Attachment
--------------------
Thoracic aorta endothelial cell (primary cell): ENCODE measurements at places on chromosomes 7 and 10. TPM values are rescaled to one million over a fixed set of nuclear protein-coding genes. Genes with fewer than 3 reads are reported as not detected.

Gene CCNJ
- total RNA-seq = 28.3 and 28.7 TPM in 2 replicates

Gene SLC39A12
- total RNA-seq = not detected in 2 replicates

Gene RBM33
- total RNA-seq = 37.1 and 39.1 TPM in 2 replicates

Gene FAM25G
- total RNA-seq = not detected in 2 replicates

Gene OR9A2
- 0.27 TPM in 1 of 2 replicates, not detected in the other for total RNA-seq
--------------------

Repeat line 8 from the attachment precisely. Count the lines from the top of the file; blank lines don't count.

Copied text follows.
Gene FAM25G